Every 3 minutes, a student athlete ends up in the ER for a sports-related concussion. That adds up to 480 kids per day! And that’s just kids who are getting treatment, not all of the kids getting concussions! Concussions are often undiagnosed and unreported!
It’s not just the high school aged kids that we have to worry about either, kids ages 12-15 make up 47% of those 480 or almost 240 12-15 year olds every day! Another surprising trend is that girls are slightly more likely to be treated for a concussion! For example, 11.5% of girls who played basketball were treated for concussion versus only 7.2% of the boys! It’s unclear though why this is. Are girls more likely to be injured? Or are they better at admitting they are injured and/or having symptoms?
So what are concussions? They are actually a traumatic brain injury (TBI)! They occur when the head experiences any kind of jolt, hit, or bump. Our brains are surrounded by fluid that, among other things, helps to protect our brains. When we get hit in the head, our brains can actually hit the inside of our skulls or even bounce around a bit. This can lead to chemical changes in the brain or the stretching and damaging of brain cells! And that is a concussion!
Here are some tips to keep in mind to help keep your student athlete safe this playing season:
-Know the signs and symptoms of a concussion! Coaches, student athletes, and parents should all take the time to learn what the symptoms of a concussion are. Less than 10% involve the loss of consciousness so don’t just look for signs after a player loses consciousness, check each player any time they get hit in the head! Some symptoms might show up immediately while others make take hours or days to appear!
- Confusion – is confused about an assignment or position
- Forgetfulness/Trouble Remembering – can’t recall events prior to or after a hit or fall; forgets an instruction/play
- Glassy eyes
- Disorientation – is unsure of the game, score, or opponent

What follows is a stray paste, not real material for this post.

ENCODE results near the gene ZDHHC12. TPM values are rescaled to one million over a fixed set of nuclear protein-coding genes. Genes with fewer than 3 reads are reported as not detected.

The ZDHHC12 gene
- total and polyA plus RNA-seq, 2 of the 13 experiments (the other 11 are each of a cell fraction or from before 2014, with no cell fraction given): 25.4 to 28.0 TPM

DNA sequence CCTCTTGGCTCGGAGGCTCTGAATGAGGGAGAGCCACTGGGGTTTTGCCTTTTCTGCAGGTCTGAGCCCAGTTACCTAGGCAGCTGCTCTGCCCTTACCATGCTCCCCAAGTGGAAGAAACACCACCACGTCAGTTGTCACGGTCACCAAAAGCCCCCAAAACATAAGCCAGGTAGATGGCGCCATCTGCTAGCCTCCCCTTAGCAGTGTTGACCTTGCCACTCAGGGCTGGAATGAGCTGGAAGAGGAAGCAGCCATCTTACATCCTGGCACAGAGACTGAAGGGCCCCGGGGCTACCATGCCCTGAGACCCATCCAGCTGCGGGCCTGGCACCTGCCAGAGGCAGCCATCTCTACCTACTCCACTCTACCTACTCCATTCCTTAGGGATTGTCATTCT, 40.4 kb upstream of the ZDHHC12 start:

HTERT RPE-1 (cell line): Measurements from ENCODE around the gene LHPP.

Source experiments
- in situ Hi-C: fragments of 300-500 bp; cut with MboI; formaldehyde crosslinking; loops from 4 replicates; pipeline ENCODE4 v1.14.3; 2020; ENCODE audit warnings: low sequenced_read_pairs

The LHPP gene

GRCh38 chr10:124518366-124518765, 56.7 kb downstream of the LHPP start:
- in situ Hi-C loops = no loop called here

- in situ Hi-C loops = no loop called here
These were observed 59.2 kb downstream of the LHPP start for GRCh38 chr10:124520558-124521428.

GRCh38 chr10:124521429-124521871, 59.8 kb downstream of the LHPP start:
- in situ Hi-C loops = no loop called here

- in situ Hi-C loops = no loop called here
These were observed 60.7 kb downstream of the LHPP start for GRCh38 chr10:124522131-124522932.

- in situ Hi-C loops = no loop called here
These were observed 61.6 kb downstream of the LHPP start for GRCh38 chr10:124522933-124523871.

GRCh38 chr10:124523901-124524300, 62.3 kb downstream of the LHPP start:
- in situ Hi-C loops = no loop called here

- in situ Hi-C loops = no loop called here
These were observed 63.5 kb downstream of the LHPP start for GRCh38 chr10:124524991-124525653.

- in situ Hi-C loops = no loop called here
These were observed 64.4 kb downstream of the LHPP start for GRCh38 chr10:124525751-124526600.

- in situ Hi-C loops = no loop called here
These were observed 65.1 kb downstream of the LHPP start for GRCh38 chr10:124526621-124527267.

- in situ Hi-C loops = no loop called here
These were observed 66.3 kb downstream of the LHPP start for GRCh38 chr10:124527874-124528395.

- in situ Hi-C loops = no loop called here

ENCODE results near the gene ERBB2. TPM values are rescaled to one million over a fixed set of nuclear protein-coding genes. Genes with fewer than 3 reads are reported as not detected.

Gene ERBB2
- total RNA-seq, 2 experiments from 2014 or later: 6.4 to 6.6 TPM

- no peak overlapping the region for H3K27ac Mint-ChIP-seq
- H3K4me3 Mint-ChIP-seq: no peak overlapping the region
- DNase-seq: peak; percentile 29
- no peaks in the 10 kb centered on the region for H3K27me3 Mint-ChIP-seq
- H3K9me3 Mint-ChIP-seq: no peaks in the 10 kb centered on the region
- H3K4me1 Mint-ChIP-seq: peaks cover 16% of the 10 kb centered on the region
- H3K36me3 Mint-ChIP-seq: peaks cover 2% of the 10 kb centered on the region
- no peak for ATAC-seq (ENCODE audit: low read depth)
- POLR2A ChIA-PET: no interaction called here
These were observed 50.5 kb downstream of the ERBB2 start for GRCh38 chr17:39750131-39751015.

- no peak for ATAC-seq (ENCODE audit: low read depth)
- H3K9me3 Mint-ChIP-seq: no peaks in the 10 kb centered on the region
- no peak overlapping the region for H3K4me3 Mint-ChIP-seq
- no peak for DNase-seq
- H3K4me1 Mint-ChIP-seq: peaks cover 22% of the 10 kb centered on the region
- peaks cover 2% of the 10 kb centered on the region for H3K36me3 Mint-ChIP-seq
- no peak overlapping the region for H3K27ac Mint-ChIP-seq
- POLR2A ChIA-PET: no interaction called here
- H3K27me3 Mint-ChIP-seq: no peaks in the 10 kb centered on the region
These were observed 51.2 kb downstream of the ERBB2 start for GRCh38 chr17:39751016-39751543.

- Clumsiness or poor balance
- Slowed speech – answers questions slowly
- Changes in mood, behavior or personality
- Difficulty focusing
- Headache or “pressure” in head
- Appears dazed or stunned.
- Loses consciousness (even briefly).
- Nausea or vomiting.
- Double or blurry vision.
- Bothered by light or noise.
- Feeling sluggish, hazy, foggy, or groggy.
- Just not “feeling right,” or “feeling down”.
-Have athletes do pre-season physicals to check for any problems that might have developed or been missed previously. Post-season physicals are a good ideas as well.
-Make sure that athletes are using the appropriate and properly-fitted gear for their sport. And that they wear it properly and keep in it good condition! The correct gear used responsibly can help lessen the severity of injuries or prevent them all together.
-Make sure athletes are being taught proper techniques.
-Make sure athletes understand the importance of letting coaches and parents know of any symptoms they might be having. They will not have any future at any level in their sport if they are not taking care of themselves – and that includes proper medical care for concussions!
-Coaches should have an emergency plan in place before the season begins on how to handle injuries and concussions. Your volunteers actually provide emergency medical coverage during games for several sports as part of the plan!
-While 78% of reported sports-related concussions occur during games rather than practice, it is still incredibly important that athletes wear their gear any time they are playing whether in a game or in practice!
-Any athlete who is suspected to have a concussion needs to sit out from games and practice until they can be evaluated and cleared by a medical professional – even if it is the last two minutes of the fourth quarter! You do not want the kids to get hit again and worsen the concussion. Concussions are serious and they can have permanent consequences. Every concussion needs to be evaluated by a medical professional. Remember: When in doubt, sit them out!
-Allow athletes with concussions time to heal. Most kids start to feel better within a couple of weeks, although younger kids (13-16) taken longer to recover than older kids. Athletes should fully rest, then begin light exercise, then sport specific training, then full contact training – and they should have the approval from a medical professional as they move through each step!
Never ignore a head injury! They can have effects that last a lifetime. Better to be safe than to be sorry. Make sure each head injury is checked out by a medical professional!